Heavy drinking in college can lead to obesity later in life

Heavy Drinking Leads to Obesity 05/10/2018

Heavy drinking in college can lead to obesity later in life

The "freshman 15"—the amount of weight often gained by first-year college students—might affect a person's life for years after college, according to a new study at the University of Kansas Medical Center. 

Research by Tera Fazzino, Ph.D., a post-doctoral researcher in the Department of Preventive Medicine and Public Health at the KU Medical Center, shows that heavy episodic drinking during early adulthood increases the risk of transitioning from a healthy weight to overweight or obesity five years later. KU researchers say this is the first study examining the effect of heavy episodic drinking—defined as five or more drinks in one episode for males, four or more for females—in young adulthood on weight over time. 

Sixty-five percent of American adults are overweight or obese, and weight gain happens most rapidly during young adulthood. Being overweight is a risk factor for chronic diseases, many different types of cancers, and also premature death. Most research on weight gain in young adults has focused on young people not getting enough exercise and consuming too much fast food and sugary beverages. Those are important factors, but so is alcohol use. Eighteen- to 24-year olds drink more than any other age group, and when they drink, they often have several drinks. Alcohol is highly caloric. When someone has four or five drinks in a single episode, that means the person may consume at least 600 liquid calories in one sitting. 

A gem of a find

The idea for the study stems from Fazzino's work in graduate school on the prevention of heavy episodic drinking in college. "I often thought of the caloric aspect of it. But this hasn't really been addressed in alcohol programs," she said. "Then I noticed that in obesity programs, alcohol wasn't targeted, and alcohol use wasn't even reported. The contributions from alcohol have largely been ignored. I thought that was curious, and that's why I wanted to do this study." 

Fortunately, Fazzino discovered the National Longitudinal Study of Adolescent to Adult Health, a nationally representative sample of U.S. adolescents surveyed over time about health and risk behaviors from early high school into their thirties. "This data set was a gem of a find," said Fazzino. "It's longitudinal data, and the researchers asked all the target questions to evaluate heavy episodic drinking that are often overlooked, and they also provided measured height and weight data."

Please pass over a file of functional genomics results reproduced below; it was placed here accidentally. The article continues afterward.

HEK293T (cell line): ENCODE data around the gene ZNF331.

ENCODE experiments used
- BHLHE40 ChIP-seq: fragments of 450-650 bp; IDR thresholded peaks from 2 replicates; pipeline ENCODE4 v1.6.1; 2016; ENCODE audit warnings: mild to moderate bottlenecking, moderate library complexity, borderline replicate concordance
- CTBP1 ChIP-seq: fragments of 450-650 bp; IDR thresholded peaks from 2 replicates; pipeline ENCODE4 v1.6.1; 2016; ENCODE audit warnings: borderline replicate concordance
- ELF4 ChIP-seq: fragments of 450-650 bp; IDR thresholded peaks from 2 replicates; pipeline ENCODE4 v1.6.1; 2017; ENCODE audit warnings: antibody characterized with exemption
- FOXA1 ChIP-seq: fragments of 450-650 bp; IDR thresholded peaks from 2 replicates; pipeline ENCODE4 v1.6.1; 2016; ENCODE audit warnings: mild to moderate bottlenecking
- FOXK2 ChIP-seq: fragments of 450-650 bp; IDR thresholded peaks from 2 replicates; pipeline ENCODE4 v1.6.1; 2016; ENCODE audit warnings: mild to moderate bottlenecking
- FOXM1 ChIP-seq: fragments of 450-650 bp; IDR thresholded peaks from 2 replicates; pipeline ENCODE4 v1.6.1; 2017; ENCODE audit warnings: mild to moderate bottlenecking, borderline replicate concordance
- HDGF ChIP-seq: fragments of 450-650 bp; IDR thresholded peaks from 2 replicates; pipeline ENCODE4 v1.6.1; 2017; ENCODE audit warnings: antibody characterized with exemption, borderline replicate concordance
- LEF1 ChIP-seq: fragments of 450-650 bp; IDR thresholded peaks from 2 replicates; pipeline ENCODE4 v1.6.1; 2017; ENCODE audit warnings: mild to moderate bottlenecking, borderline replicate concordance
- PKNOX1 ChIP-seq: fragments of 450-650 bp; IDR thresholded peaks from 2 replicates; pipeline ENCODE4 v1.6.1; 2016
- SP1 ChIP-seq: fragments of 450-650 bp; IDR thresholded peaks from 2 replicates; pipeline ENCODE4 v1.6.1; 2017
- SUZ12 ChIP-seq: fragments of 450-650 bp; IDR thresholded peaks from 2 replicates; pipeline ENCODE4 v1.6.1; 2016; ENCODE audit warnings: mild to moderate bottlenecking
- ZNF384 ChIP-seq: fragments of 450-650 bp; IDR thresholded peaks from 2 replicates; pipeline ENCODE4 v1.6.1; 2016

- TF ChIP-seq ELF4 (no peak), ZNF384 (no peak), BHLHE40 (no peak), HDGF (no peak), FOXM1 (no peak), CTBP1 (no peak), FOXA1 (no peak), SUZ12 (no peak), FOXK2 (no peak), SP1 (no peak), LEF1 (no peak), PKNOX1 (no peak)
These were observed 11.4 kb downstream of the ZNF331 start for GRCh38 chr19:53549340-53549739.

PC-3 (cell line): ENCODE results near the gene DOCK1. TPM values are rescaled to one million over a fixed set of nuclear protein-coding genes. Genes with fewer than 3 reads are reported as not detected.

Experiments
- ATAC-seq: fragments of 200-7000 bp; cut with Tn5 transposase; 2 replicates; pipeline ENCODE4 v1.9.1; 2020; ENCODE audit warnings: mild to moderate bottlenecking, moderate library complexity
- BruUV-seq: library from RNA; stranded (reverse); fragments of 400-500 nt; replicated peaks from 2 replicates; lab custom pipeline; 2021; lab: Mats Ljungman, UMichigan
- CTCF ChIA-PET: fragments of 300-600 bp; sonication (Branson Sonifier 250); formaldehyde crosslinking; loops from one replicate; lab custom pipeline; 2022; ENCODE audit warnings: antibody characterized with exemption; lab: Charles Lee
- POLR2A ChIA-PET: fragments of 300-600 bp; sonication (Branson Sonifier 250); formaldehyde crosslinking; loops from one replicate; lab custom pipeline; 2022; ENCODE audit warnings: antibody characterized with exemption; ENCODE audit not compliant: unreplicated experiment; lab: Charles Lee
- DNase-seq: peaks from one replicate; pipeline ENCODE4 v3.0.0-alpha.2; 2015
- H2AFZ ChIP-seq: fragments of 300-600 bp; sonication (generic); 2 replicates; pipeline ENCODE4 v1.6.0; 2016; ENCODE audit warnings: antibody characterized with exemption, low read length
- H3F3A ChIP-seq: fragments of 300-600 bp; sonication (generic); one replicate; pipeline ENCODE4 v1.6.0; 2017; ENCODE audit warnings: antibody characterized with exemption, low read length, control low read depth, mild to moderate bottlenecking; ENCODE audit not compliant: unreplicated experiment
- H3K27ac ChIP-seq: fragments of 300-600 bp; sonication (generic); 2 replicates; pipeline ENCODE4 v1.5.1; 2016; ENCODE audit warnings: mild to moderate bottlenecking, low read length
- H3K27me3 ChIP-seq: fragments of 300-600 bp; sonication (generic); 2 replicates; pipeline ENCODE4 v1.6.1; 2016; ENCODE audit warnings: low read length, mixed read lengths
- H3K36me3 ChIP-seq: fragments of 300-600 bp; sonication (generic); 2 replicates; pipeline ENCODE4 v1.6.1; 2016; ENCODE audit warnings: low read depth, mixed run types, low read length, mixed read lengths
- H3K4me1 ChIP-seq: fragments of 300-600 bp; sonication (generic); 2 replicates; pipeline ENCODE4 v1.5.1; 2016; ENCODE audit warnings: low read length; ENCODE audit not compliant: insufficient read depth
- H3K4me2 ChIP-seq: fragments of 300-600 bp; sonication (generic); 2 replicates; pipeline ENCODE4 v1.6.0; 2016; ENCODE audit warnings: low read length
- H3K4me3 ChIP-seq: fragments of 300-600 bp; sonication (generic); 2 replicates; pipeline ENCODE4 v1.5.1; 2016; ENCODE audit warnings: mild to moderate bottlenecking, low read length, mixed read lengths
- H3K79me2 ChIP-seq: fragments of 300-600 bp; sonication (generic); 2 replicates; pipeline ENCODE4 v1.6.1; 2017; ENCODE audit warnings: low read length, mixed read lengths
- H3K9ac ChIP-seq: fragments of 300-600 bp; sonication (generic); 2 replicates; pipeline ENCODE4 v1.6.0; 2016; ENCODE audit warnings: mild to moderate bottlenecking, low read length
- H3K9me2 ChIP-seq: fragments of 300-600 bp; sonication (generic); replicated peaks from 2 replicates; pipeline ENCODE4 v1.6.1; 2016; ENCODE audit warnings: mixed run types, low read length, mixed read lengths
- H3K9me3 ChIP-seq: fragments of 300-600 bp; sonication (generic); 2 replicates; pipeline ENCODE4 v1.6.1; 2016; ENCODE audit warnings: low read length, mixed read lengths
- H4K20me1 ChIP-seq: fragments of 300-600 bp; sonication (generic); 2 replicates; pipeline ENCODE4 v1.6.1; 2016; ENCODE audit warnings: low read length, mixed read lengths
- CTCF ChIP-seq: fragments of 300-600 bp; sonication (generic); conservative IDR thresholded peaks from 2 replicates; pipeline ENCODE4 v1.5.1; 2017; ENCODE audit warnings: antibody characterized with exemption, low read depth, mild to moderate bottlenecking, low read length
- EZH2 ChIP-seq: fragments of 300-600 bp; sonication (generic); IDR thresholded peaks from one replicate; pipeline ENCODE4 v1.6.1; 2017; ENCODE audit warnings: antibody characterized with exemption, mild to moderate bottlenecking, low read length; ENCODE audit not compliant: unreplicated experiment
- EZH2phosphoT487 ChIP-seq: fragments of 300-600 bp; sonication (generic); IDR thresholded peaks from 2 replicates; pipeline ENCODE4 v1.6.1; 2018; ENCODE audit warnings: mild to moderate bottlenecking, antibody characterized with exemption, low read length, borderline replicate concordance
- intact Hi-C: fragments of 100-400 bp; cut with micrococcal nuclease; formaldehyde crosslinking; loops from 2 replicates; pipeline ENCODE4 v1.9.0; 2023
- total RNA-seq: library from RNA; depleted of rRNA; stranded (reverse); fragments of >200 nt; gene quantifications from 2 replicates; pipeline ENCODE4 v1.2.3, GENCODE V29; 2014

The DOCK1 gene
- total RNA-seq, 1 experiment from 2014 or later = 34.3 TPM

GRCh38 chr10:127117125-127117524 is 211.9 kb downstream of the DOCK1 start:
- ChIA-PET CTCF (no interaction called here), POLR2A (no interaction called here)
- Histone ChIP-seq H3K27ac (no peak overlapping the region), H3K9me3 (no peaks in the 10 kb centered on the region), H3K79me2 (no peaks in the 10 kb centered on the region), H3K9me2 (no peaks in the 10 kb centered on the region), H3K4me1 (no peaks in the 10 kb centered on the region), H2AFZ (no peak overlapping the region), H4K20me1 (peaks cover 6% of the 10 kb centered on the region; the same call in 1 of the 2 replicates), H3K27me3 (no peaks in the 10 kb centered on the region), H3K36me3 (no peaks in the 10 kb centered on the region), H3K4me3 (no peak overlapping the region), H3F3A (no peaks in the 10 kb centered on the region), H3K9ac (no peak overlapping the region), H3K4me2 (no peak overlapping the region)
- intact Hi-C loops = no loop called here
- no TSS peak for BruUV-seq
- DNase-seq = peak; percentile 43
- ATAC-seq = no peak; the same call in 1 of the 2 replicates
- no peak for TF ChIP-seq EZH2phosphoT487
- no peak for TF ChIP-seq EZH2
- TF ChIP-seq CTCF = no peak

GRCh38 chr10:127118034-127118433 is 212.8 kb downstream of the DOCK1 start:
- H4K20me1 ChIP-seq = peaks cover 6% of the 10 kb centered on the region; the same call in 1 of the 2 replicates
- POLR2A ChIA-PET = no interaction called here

Information that should be used

Fazzino found that heavy episodic drinking was associated with a 41 percent increased risk of transitioning from normal weight in people aged 18-26 to overweight in people aged 24-32. Most alarming, the study showed a 36 percent increased risk of transitioning from overweight to obese during that 5-6 year span. In addition, heavy episodic drinking was associated with higher odds of excess weight gain in general. "A lot of times alcohol prevention is focused on short and immediate consequences, but this is something that can stick with them even if their drinking habits change, and it might negatively impact health outcomes later in life," Fazzino said. "Your weight class in young adulthood is highly predictive of your weight class when you are older." 

Kimberly Fleming, PhD., Kenneth Sher, Ph.D., Debra Sullivan, Ph.D., and Christie Befort, PhD., are co-authors on the study.

"Heavy drinking may put people at higher risk for weight gain and transitioning to obesity, Fazzino said. "This is information that should be used in obesity prevention efforts targeted to young adults, and it can be used in alcohol prevention efforts as well." 

Feature provided courtesy of the University of Kansas School of Medicine.

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